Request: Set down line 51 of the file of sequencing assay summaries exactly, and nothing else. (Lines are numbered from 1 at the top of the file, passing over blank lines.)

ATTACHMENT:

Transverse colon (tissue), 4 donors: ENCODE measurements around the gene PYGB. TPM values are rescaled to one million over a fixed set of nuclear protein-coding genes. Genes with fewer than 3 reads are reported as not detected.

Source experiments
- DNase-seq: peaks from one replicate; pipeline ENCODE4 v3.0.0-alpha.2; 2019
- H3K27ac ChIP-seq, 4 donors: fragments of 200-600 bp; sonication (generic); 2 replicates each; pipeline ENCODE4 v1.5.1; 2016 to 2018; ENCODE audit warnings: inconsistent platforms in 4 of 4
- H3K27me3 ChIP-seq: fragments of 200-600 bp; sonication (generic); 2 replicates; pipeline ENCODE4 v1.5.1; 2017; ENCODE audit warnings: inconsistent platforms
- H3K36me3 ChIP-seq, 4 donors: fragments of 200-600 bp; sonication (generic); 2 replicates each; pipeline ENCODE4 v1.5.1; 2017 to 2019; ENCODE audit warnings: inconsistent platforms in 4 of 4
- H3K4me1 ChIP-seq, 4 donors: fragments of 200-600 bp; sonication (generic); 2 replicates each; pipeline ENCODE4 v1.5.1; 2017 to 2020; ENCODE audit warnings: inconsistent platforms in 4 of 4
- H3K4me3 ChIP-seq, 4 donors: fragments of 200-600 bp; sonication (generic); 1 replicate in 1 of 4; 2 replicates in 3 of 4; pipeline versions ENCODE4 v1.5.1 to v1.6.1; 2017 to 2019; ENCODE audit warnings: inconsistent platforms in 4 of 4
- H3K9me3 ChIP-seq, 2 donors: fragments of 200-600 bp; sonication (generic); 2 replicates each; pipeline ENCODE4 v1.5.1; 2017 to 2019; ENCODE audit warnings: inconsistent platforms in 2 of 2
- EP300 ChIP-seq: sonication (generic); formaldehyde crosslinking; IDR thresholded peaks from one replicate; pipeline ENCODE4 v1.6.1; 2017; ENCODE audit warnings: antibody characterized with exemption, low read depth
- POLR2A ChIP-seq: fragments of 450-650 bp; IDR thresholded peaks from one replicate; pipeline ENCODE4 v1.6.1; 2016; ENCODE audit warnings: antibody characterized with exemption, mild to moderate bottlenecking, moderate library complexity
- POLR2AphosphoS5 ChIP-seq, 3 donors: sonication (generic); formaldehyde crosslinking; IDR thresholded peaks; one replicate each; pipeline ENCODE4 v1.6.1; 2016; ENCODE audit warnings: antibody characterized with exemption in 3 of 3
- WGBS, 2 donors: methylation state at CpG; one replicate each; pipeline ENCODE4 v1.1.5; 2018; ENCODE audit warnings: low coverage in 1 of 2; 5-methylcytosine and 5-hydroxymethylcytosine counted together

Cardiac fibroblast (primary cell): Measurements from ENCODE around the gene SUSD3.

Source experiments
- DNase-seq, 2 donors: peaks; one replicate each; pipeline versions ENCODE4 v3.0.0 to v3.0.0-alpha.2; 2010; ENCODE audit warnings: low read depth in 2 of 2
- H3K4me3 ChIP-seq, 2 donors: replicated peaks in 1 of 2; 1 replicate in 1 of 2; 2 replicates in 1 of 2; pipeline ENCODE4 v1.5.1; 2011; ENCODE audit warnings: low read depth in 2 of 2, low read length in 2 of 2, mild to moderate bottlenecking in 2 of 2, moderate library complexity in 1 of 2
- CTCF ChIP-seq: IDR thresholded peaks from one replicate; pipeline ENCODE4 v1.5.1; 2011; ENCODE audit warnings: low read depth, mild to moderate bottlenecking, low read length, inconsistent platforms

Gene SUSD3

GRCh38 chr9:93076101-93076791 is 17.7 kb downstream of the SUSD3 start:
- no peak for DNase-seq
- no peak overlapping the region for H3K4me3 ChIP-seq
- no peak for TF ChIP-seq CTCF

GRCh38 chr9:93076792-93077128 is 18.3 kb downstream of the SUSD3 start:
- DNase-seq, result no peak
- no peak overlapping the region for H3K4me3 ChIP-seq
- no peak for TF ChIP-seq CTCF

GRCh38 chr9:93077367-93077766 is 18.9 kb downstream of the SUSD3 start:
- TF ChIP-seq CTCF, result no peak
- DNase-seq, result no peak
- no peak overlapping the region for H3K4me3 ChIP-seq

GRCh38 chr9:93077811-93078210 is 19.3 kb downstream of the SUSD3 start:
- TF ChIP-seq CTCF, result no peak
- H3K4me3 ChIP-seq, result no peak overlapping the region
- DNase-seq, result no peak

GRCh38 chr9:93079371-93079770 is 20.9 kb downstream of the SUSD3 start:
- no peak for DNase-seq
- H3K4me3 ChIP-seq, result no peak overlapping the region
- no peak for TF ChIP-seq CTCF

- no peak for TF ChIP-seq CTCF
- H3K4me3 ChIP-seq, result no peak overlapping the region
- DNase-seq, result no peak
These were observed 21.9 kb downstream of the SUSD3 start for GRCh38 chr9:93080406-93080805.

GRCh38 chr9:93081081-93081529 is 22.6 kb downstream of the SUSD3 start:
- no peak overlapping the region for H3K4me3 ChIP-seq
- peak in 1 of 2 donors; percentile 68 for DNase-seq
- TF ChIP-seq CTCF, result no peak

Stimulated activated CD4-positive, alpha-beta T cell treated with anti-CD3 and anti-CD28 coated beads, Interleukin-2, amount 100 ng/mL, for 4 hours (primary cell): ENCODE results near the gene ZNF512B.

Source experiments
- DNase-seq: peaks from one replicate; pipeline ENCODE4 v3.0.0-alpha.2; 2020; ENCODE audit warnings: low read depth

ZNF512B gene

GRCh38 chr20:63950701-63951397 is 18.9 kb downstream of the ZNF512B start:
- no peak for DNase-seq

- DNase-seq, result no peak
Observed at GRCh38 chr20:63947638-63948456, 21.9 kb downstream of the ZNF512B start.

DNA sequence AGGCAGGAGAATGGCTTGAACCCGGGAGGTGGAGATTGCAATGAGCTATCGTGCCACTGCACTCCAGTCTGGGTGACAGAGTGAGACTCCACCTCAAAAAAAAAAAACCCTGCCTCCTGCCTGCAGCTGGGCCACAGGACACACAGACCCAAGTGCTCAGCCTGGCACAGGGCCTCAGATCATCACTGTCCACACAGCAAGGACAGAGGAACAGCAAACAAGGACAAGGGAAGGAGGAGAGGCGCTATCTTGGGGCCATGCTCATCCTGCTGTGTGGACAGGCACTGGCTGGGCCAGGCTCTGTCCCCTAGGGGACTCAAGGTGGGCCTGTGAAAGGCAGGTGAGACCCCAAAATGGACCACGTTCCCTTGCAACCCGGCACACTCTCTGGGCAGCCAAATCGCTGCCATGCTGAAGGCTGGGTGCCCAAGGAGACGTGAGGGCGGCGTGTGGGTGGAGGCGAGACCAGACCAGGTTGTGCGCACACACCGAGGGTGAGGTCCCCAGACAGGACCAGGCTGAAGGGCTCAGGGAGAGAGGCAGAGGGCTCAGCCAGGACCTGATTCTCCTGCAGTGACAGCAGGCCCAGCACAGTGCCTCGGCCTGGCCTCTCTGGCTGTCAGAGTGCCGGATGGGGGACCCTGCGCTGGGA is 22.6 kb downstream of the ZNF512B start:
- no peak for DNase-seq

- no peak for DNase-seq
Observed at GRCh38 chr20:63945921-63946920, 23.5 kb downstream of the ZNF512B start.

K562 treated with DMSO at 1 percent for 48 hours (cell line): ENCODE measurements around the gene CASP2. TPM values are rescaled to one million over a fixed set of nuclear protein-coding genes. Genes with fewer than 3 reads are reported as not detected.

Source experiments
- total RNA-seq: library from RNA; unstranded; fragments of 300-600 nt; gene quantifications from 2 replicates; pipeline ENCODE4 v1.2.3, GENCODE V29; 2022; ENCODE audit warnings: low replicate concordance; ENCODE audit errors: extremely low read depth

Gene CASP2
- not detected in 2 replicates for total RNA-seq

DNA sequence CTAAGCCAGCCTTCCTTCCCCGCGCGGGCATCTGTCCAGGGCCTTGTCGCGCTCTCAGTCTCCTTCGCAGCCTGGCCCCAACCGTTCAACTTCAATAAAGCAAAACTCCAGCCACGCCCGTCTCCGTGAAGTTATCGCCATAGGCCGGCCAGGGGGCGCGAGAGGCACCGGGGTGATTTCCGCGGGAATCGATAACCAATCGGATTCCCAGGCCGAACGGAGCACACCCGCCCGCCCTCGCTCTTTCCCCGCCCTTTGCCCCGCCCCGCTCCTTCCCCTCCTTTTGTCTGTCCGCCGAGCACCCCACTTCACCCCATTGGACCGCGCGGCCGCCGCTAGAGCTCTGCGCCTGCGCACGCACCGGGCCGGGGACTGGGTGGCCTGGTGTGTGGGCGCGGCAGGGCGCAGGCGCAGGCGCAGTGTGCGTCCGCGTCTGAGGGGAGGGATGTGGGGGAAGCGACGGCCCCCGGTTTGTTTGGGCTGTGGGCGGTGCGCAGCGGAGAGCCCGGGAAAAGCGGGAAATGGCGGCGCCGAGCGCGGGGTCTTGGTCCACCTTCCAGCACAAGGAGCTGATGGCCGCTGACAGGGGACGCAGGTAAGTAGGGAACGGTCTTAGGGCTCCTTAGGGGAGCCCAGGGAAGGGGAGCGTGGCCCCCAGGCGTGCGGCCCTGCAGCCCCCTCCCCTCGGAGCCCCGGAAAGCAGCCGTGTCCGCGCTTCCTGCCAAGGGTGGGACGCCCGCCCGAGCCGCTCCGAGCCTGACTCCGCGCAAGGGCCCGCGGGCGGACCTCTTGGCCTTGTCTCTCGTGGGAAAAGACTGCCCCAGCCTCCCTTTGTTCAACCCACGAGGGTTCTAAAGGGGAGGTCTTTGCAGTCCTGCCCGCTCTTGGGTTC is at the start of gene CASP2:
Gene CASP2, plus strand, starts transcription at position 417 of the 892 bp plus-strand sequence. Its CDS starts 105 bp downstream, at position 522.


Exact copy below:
ZNF512B gene